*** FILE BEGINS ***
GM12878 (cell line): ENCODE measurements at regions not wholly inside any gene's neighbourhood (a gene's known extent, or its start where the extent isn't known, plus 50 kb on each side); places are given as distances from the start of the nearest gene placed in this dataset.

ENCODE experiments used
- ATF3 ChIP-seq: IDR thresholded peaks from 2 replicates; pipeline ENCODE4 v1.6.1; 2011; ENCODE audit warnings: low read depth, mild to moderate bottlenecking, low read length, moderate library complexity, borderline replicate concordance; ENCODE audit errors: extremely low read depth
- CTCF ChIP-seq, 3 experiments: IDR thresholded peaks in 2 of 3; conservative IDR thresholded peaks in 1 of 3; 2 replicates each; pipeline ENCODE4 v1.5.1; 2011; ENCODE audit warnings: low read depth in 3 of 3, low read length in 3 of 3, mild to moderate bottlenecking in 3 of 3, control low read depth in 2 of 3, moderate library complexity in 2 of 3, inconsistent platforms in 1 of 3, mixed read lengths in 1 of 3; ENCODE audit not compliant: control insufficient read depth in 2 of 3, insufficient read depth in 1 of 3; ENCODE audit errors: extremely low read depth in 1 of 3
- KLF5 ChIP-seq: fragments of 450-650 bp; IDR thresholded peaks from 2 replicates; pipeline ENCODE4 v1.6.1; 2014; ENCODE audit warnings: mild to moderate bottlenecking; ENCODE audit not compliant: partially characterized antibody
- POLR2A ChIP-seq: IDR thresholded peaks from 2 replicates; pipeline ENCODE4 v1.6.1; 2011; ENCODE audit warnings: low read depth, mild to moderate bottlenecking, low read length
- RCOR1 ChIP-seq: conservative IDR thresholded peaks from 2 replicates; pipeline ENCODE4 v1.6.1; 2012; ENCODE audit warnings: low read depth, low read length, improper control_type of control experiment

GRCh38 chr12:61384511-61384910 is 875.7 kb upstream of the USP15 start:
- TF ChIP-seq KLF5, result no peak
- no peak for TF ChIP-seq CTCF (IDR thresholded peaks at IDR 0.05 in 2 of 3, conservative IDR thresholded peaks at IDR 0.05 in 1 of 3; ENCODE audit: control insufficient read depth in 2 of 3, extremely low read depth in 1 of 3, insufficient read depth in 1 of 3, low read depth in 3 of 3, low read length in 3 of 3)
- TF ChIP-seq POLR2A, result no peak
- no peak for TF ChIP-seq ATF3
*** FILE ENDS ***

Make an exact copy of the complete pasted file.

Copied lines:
GM12878 (cell line): ENCODE measurements at regions not wholly inside any gene's neighbourhood (a gene's known extent, or its start where the extent isn't known, plus 50 kb on each side); places are given as distances from the start of the nearest gene placed in this dataset.

ENCODE experiments used
- ATF3 ChIP-seq: IDR thresholded peaks from 2 replicates; pipeline ENCODE4 v1.6.1; 2011; ENCODE audit warnings: low read depth, mild to moderate bottlenecking, low read length, moderate library complexity, borderline replicate concordance; ENCODE audit errors: extremely low read depth
- CTCF ChIP-seq, 3 experiments: IDR thresholded peaks in 2 of 3; conservative IDR thresholded peaks in 1 of 3; 2 replicates each; pipeline ENCODE4 v1.5.1; 2011; ENCODE audit warnings: low read depth in 3 of 3, low read length in 3 of 3, mild to moderate bottlenecking in 3 of 3, control low read depth in 2 of 3, moderate library complexity in 2 of 3, inconsistent platforms in 1 of 3, mixed read lengths in 1 of 3; ENCODE audit not compliant: control insufficient read depth in 2 of 3, insufficient read depth in 1 of 3; ENCODE audit errors: extremely low read depth in 1 of 3
- KLF5 ChIP-seq: fragments of 450-650 bp; IDR thresholded peaks from 2 replicates; pipeline ENCODE4 v1.6.1; 2014; ENCODE audit warnings: mild to moderate bottlenecking; ENCODE audit not compliant: partially characterized antibody
- POLR2A ChIP-seq: IDR thresholded peaks from 2 replicates; pipeline ENCODE4 v1.6.1; 2011; ENCODE audit warnings: low read depth, mild to moderate bottlenecking, low read length
- RCOR1 ChIP-seq: conservative IDR thresholded peaks from 2 replicates; pipeline ENCODE4 v1.6.1; 2012; ENCODE audit warnings: low read depth, low read length, improper control_type of control experiment

GRCh38 chr12:61384511-61384910 is 875.7 kb upstream of the USP15 start:
- TF ChIP-seq KLF5, result no peak
- no peak for TF ChIP-seq CTCF (IDR thresholded peaks at IDR 0.05 in 2 of 3, conservative IDR thresholded peaks at IDR 0.05 in 1 of 3; ENCODE audit: control insufficient read depth in 2 of 3, extremely low read depth in 1 of 3, insufficient read depth in 1 of 3, low read depth in 3 of 3, low read length in 3 of 3)
- TF ChIP-seq POLR2A, result no peak
- no peak for TF ChIP-seq ATF3